The Oculomotor Nerve (CN III)
The oculomotor nerve is the third cranial nerve (CNIII). It offers motor and parasympathetic innervation to many of the ocular structures.
In this article we shall look at the anatomical course, functions and clinical correlations of the oculomotor nerve.
Motor: Innervates a number of the extraocular muscles.
Parasympathetic: Supplies the sphincter pupillae and the ciliary muscles of the eye.
Sympathetic: No direct function, but sympathetic fibres run with the oculomotor nerve to innervate the superior tarsal muscle (helps to raise the eyelid).
The oculomotor nerve originates from the anterior aspect of the midbrain. It moves anteriorly, passing below the posterior cerebral artery, and above the superior cerebellar artery. The nerve pierces the dura mater and enters the lateral aspect of the cavernous sinus. Within the cavernous sinus, it receives sympathetic branches from the internal carotid plexus. These fibres do not combine with the oculomotor nerve – they merely travel within its sheath.
The nerve leaves the cranial cavity via the superior orbital fissure. At this point, it divides into superior and inferior branches. Once within the orbital cavity, both branches innervate accessory structures of the eye:
- Superior branch: Motor innervation to the superior rectus and levator palpabrae superioris. Sympathetic fibres run with the superior branch to innervate the superior tarsal muscle.
- Inferior branch: Motor innervation to the inferior rectus, medial rectus and inferior oblique. Parasympathetic fibres to the ciliary ganglion, which ultimately innervates the sphincter pupillae and ciliary muscles.
The oculomotor nerve innervates the majority of the extra-ocular muscles. These muscles move the eyeball and upper eyelid.
- Superior rectus – Elevates the eyeball
- Levator palpabrae superioris – Raises the upper eyelid.
There are sympathetic fibres that run with the superior branch of the oculomotor nerve. They innervate the superior tarsal muscle, which acts to keep the eyelid elevated after the levator palpabrae superioris has raised it.
- Inferior rectus – Depresses the eyeball
- Medial rectus – Adducts the eyeball
- Inferior oblique – Elevates, abducts and laterally rotates the eyeball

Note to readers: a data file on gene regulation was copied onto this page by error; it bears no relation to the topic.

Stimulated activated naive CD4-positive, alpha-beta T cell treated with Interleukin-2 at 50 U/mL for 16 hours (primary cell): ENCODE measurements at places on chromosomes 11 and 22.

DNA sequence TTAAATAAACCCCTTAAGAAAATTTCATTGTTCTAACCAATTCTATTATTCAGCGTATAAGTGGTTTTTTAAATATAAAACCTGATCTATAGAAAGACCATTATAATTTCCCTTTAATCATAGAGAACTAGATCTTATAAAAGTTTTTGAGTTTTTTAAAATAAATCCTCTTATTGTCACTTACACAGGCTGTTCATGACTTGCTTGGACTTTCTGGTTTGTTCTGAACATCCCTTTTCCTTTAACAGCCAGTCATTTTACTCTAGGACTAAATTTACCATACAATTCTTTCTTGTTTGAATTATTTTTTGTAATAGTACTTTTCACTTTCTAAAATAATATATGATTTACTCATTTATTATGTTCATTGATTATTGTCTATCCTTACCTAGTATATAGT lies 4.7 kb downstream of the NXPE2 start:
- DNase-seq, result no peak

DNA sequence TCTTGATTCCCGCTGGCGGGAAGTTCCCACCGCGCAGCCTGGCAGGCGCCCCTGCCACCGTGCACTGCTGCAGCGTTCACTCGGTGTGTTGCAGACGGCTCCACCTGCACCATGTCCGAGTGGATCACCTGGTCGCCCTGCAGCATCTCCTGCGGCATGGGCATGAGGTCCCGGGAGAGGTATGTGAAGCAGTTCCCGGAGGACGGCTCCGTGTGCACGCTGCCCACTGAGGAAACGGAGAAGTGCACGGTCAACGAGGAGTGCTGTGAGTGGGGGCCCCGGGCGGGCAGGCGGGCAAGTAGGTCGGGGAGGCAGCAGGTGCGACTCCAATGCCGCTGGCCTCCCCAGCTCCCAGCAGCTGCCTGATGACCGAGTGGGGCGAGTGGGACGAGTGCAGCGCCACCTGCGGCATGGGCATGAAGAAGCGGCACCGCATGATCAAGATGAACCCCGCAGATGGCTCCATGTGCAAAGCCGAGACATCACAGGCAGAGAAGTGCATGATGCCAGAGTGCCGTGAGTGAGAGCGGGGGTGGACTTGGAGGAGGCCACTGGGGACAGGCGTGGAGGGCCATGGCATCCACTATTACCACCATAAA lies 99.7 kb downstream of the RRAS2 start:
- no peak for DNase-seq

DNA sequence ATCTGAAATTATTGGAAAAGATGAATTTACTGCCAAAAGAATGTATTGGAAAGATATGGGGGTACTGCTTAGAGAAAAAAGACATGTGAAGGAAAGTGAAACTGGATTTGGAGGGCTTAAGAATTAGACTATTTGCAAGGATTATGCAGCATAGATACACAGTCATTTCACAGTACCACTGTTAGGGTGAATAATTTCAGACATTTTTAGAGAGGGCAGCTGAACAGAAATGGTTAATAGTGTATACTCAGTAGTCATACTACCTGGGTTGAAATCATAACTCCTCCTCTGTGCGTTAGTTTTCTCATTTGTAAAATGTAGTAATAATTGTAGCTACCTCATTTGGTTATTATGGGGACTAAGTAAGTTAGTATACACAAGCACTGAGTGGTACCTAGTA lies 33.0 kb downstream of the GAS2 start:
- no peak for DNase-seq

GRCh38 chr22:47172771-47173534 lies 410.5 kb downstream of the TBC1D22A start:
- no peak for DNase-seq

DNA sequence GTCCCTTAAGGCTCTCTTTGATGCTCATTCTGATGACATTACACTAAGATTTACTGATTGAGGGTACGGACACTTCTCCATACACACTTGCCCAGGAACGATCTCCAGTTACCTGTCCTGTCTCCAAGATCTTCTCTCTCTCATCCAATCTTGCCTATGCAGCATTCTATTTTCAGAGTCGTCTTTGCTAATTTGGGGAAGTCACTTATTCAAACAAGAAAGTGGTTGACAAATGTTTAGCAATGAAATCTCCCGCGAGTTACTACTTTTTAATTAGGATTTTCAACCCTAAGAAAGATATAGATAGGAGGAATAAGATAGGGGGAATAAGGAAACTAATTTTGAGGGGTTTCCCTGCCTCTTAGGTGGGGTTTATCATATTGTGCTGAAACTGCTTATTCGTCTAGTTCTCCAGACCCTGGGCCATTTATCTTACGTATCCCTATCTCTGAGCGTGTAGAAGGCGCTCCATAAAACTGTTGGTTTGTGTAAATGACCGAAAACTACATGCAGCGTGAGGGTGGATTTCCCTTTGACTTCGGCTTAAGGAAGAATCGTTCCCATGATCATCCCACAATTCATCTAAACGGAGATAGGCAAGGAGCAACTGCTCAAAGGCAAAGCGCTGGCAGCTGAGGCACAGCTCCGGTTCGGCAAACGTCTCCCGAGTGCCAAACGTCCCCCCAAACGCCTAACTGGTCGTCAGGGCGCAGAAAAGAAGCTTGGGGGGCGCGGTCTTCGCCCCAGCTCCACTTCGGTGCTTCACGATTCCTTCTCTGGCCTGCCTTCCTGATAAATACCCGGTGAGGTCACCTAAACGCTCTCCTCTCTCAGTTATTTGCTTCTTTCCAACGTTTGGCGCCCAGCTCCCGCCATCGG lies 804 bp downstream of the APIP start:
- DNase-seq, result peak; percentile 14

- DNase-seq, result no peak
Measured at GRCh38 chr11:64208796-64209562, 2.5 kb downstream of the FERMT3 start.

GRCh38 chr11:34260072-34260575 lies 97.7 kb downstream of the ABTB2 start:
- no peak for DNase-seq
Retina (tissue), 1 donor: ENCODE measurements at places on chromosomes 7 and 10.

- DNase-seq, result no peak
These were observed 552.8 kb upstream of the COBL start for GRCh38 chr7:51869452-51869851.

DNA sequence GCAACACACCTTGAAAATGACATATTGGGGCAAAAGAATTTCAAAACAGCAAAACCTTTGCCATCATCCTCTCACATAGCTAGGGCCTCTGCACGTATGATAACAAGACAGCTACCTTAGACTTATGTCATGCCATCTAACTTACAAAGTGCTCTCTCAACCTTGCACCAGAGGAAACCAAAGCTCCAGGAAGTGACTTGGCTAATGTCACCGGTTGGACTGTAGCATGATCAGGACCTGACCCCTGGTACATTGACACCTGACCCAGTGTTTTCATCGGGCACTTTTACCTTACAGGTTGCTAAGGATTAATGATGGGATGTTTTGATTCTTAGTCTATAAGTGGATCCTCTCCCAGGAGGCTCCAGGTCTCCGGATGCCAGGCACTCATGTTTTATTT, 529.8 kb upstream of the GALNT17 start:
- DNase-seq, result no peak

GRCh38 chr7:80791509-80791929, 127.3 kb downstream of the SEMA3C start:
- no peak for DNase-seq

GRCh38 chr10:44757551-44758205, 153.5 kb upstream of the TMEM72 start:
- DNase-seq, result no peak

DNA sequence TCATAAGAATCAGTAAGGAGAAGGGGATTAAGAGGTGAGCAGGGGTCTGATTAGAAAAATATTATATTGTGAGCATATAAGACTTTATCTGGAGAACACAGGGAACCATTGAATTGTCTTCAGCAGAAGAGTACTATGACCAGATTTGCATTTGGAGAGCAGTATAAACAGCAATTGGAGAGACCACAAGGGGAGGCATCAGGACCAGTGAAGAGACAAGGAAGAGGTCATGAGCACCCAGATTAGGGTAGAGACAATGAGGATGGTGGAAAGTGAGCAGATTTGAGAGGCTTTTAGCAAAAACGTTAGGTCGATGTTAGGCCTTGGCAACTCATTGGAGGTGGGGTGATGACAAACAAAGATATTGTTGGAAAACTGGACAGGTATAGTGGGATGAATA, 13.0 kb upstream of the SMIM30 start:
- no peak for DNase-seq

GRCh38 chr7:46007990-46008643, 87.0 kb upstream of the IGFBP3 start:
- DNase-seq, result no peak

There are two structures in the eye that receive parasympathetic innervation from the oculomotor nerve:
- Sphincter pupillae – constricts the pupil, reducing the amount of light entering the eye.
- Ciliary muscles – contracts, causes the lens to become more spherical, and thus more adapted to short range vision.
The parasympathetic fibres travel in the inferior branch of the oculomotor nerve. Within the orbit, they branch off and synapse in the ciliary ganglion. The fibres are carried from the ganglion to the eye via the short ciliary nerves.
Clinical Relevance: Oculomotor Nerve Lesion
There are three main anatomical causes of an oculomotor nerve lesion:
- Increasing intracranial pressure – this compresses the nerve against the temporal bone.
- Aneurysm of the posterior cerebral artery.
- Cavernous sinus infection or trauma.
Note: there are other pathological causes of oculomotor nerve palsy such as diabetes, multiple sclerosis, myasthenia gravis and giant cell arteritis.
The oculomotor nerve is the major nerve supplying the ocular and extraocular muscles. The clinical signs of CN III injury are all associated with the eye:
- Ptosis (drooping upper eyelid) – due to paralysis of the levator palpabrae superioris.
- Eyeball resting in the ‘down and out‘ location – due to the paralysis of the superior, inferior and medial rectus, and the inferior oblique. The patient is unable to elevate, depress or adduct the eye.
- Dilated pupil – due to the unopposed action of the dilator pupillae muscle.